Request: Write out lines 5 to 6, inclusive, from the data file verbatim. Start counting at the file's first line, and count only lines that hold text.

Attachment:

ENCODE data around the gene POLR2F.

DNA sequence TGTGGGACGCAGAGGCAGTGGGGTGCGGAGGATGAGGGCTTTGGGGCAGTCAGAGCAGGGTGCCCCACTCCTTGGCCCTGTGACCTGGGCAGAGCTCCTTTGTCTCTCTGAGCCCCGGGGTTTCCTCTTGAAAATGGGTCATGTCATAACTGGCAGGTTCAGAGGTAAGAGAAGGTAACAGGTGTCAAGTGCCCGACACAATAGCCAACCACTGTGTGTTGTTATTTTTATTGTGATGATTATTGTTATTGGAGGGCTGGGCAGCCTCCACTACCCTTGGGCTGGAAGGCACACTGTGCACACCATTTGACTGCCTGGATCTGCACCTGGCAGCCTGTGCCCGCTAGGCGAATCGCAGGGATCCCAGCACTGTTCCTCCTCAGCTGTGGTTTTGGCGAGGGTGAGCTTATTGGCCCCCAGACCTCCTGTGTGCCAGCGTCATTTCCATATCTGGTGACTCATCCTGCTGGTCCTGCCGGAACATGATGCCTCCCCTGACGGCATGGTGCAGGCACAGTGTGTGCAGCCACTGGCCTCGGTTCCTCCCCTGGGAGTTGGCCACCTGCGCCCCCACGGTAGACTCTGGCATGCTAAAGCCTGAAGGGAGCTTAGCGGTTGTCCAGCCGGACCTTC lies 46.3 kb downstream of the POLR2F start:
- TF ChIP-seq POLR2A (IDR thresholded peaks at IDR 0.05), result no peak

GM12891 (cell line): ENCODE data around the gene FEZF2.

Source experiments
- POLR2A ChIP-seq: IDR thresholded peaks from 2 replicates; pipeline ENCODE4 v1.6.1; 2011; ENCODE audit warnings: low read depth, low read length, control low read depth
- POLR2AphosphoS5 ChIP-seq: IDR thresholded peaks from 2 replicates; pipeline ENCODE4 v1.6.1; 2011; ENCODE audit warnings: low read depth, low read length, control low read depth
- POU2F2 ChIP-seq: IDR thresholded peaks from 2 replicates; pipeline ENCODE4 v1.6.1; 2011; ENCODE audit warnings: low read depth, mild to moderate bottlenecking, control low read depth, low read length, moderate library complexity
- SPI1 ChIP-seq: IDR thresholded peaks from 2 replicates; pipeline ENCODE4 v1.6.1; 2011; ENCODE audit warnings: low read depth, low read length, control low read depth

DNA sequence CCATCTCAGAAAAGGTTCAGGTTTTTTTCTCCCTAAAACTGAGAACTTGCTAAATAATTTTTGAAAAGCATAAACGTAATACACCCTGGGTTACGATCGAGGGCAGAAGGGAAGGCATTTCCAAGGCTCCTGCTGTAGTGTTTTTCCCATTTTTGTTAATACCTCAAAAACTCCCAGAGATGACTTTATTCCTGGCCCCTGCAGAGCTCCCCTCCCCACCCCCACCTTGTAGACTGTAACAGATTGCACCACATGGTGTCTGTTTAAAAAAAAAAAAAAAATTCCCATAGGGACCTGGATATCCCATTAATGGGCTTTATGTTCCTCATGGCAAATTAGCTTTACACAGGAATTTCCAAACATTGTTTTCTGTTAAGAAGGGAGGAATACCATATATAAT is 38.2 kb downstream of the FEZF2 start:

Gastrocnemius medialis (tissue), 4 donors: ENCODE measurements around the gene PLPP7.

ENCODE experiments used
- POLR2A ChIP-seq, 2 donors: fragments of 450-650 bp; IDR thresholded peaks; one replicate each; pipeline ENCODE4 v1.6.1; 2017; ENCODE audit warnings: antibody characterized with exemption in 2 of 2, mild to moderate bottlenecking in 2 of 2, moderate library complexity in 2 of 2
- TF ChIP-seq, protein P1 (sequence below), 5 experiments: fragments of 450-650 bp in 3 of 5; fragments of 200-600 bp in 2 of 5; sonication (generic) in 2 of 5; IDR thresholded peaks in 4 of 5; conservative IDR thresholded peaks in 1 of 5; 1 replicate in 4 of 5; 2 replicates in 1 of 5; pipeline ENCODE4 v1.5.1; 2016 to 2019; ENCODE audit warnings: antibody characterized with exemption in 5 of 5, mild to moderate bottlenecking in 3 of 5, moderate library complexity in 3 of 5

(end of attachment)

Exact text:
Source experiments
- POLR2A ChIP-seq: IDR thresholded peaks from 2 replicates; pipeline ENCODE4 v1.6.1; 2011; ENCODE audit warnings: low read depth, low read length, control low read depth